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The effects of President Carter's wage and price guidelines on the 1979-80 Faculty of Arts and Sciences budget are still not clear--a situation that is now causing difficulties for administrators who are attempting to formulate the Faculty's new budget.
Earlier this fall, officials in Washington and around the University had said they expected Harvard would be forced to comply with the federal guidelines.
However, Robert E. Kaufmann '62, associate dean of the Faculty for finance and administration, said yesterday the indications from Washington now seem to reflect that the government "has no intention of forcing charitable or educational institutions into strict compliance" with the guidelines.
"But it is not at all clear yet," Kaufmann added. "We just are not getting very clear signals from Washington."
One source of uncertainty is that the guidelines allow institutions different means of meeting the standards for price increases.
The government asks that businesses keep their price increases to .5 per cent less than the average price increase over the last two years. But the guidelines also say that businesses unable to meet such a restriction would still be considered "in compliance" if they do not increase their profit margins as a result of a price increase.
Robert H. Scott, director of financial systems, said yesterday that universities, as non-profit groups, would probably be allowed to comply with the alternate provision.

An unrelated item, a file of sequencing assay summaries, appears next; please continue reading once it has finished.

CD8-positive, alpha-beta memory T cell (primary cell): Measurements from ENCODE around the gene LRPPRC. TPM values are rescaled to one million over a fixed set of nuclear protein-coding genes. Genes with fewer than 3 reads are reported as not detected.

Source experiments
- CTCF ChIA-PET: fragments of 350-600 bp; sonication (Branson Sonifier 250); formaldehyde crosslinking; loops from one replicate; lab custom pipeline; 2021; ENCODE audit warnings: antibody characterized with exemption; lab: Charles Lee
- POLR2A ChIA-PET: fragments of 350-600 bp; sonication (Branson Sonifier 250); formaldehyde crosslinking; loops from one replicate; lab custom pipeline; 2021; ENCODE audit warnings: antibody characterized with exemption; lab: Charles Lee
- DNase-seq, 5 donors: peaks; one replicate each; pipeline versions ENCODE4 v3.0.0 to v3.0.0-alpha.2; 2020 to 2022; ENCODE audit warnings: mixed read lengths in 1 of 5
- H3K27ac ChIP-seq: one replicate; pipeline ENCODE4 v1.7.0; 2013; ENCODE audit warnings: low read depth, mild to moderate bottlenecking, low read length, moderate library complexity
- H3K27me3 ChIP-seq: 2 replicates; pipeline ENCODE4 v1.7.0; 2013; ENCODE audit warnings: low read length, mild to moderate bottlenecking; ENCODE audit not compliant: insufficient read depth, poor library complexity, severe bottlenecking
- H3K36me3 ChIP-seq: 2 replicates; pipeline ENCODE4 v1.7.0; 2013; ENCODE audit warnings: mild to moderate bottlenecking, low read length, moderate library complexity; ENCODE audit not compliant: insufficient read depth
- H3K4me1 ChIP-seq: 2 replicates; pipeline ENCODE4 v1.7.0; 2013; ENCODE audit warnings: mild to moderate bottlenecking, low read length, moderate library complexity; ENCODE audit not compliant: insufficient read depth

"It's sort of a strange situation for a university," Scott said. "We're discussing with Washington exactly what they have in mind, but I think it'll still be a while before we have everything sorted out."
A spokesman for the Council on Wage and Price Stability in Washington also said yesterday that the issues of university prices are still unclear.
Kaufmann and other Harvard administrators have indicated that if a close restraint were imposed on University tuition, the Faculty might have to make numerous budget cuts--including some substantial ones.
However, Kaufmann said no specific cuts have yet been discussed, because it it not yet clear if Washington will closely limit fee increases.
If Harvard were limited to the strict numerical guideline proposed in the federal program, the 1979-80 tuition increase might be limited to $400.
However, Kaufmann said, "it is quite possible that we could be allowed to set fees to 'balance the budget.'" He added that achieving such a balance would require a fee increase exceeding the range outlined by the guidelines. He added, however, that he doubts the federal government would permit an increase that would allow for a budget surplus.
"We just don't know yet whether we will have some constraints or have complete flexibility," he said.
Kaufmann and other University officials said they felt the government would be tougher on wage guidelines, keeping Harvard close to the 7-per-cent ceiling outlined in Carter's program
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